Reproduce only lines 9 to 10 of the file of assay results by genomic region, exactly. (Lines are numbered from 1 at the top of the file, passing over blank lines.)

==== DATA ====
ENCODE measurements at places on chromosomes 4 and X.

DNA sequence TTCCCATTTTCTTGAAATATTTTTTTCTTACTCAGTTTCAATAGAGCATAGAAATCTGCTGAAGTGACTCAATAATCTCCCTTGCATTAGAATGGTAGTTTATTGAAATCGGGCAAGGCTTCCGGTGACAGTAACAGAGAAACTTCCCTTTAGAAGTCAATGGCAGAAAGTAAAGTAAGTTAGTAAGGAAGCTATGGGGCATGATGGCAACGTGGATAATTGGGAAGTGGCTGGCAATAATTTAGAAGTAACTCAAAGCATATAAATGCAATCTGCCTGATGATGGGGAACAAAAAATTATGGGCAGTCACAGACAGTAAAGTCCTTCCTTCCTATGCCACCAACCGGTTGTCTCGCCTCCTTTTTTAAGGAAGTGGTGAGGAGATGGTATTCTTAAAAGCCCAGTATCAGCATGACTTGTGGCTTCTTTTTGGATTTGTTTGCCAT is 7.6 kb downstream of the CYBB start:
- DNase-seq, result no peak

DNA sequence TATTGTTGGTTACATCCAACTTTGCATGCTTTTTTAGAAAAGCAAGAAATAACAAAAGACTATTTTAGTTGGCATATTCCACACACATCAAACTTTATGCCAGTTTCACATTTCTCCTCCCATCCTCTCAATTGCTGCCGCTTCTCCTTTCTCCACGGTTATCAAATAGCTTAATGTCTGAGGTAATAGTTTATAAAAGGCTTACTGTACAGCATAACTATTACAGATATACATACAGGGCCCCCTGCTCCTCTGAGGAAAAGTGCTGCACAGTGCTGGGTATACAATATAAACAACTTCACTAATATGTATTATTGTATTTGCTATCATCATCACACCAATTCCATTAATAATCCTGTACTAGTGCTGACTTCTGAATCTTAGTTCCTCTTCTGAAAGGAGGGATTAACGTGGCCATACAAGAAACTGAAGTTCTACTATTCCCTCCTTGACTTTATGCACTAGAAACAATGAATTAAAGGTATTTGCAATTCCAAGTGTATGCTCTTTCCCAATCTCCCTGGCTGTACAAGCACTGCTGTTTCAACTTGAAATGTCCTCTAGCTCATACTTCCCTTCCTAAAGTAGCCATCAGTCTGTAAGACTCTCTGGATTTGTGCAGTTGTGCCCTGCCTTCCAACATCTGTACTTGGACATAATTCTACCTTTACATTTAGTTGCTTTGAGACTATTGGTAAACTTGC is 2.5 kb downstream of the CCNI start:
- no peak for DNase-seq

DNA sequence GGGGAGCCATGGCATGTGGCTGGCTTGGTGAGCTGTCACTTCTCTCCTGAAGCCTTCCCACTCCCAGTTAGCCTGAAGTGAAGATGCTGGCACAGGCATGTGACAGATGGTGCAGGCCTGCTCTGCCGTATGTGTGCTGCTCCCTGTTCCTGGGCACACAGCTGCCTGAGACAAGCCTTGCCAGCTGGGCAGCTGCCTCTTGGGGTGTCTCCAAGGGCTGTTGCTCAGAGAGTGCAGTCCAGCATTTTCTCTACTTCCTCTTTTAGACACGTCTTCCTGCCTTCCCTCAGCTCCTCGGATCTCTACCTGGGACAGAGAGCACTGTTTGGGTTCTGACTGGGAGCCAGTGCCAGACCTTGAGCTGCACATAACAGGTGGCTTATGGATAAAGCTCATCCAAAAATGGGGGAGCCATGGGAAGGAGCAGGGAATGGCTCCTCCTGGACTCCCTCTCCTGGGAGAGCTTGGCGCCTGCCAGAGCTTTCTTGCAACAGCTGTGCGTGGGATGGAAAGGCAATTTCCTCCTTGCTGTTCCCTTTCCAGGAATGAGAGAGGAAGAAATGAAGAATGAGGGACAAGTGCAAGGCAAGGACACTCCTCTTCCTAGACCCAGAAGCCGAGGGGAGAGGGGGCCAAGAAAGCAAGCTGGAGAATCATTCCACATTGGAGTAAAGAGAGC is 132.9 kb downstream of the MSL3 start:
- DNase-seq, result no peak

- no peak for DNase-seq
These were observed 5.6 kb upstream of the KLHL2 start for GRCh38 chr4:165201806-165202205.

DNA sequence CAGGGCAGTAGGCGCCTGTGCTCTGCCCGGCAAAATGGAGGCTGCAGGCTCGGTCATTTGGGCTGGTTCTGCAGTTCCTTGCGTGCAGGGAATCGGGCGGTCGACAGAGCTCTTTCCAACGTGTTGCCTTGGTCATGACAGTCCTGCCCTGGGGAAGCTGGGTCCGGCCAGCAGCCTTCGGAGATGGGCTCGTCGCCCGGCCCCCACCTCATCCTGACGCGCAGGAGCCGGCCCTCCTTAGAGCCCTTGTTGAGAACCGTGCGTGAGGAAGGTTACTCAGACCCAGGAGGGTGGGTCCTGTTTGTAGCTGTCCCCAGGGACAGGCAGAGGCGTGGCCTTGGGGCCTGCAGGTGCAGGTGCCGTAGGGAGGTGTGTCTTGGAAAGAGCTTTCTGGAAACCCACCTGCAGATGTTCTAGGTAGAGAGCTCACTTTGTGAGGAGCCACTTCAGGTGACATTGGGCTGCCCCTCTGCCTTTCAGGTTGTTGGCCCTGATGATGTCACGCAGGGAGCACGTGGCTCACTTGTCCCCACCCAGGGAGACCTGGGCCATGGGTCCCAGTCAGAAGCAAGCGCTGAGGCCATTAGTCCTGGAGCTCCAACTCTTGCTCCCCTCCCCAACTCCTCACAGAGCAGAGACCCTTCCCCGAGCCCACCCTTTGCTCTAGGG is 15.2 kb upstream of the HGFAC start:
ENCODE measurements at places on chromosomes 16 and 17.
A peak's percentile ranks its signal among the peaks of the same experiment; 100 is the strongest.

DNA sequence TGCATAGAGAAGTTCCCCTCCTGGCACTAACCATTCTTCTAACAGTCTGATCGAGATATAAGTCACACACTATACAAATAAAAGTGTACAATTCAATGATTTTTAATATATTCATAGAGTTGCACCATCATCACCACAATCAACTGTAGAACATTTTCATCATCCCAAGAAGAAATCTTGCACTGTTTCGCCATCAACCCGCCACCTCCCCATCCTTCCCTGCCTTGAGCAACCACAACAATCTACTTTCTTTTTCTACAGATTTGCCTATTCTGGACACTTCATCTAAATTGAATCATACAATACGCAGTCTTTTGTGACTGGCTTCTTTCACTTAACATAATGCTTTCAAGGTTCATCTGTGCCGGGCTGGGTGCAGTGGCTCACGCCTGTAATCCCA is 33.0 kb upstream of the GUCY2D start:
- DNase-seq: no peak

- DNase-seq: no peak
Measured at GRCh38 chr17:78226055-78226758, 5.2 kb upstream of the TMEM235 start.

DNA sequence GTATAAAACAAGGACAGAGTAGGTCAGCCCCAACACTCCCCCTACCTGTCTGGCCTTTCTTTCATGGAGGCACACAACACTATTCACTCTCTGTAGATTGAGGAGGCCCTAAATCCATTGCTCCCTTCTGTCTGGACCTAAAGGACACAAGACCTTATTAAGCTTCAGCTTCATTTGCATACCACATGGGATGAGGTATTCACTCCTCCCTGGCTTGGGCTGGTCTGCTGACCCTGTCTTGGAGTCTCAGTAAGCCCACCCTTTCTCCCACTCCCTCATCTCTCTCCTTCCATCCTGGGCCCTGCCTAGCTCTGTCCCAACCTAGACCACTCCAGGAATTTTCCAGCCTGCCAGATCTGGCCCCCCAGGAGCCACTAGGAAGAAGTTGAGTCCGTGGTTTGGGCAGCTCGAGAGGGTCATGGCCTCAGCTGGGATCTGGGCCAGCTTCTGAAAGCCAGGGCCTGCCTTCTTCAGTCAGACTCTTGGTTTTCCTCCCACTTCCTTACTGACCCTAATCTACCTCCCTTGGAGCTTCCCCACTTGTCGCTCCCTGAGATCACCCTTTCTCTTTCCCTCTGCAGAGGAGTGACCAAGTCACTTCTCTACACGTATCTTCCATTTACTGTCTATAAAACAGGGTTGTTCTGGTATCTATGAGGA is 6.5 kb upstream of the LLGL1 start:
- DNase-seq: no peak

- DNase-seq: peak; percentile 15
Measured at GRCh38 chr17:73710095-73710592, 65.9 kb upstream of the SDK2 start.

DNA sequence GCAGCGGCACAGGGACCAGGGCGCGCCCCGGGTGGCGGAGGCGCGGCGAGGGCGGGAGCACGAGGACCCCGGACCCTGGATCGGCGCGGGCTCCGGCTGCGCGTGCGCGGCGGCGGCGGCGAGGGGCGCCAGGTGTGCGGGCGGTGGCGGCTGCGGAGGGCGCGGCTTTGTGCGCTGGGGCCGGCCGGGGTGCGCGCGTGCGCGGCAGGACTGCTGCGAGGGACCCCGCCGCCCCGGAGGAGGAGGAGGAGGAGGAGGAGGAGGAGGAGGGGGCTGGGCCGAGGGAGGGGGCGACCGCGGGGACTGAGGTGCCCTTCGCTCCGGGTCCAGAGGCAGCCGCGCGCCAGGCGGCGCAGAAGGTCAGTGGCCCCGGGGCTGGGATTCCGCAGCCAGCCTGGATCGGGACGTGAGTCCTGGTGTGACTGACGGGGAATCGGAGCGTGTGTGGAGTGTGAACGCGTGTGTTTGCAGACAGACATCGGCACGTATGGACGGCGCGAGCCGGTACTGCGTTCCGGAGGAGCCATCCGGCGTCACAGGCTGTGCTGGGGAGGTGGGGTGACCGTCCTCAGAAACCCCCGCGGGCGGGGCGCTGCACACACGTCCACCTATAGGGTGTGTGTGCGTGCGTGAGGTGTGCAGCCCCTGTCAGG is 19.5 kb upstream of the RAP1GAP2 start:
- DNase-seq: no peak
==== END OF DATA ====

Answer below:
These were observed 5.6 kb upstream of the KLHL2 start for GRCh38 chr4:165201806-165202205.

DNA sequence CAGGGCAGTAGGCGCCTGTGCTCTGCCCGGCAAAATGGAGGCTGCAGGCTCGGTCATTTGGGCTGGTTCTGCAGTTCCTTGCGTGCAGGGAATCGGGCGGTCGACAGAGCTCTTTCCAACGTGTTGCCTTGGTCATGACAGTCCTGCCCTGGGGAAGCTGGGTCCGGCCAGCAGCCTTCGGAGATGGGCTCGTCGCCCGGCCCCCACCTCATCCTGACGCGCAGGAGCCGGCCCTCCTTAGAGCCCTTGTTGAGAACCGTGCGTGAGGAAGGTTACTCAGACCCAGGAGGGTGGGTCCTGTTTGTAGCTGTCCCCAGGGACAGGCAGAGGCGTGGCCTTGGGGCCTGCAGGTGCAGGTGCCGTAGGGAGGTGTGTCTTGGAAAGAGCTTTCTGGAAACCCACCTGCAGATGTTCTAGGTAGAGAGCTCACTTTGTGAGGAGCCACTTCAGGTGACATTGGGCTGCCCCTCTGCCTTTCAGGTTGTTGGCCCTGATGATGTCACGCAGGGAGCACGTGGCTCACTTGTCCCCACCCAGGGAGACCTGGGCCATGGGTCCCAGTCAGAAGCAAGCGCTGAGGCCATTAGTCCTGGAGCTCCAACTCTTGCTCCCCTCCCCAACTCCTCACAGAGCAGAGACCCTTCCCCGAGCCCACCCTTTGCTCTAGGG is 15.2 kb upstream of the HGFAC start: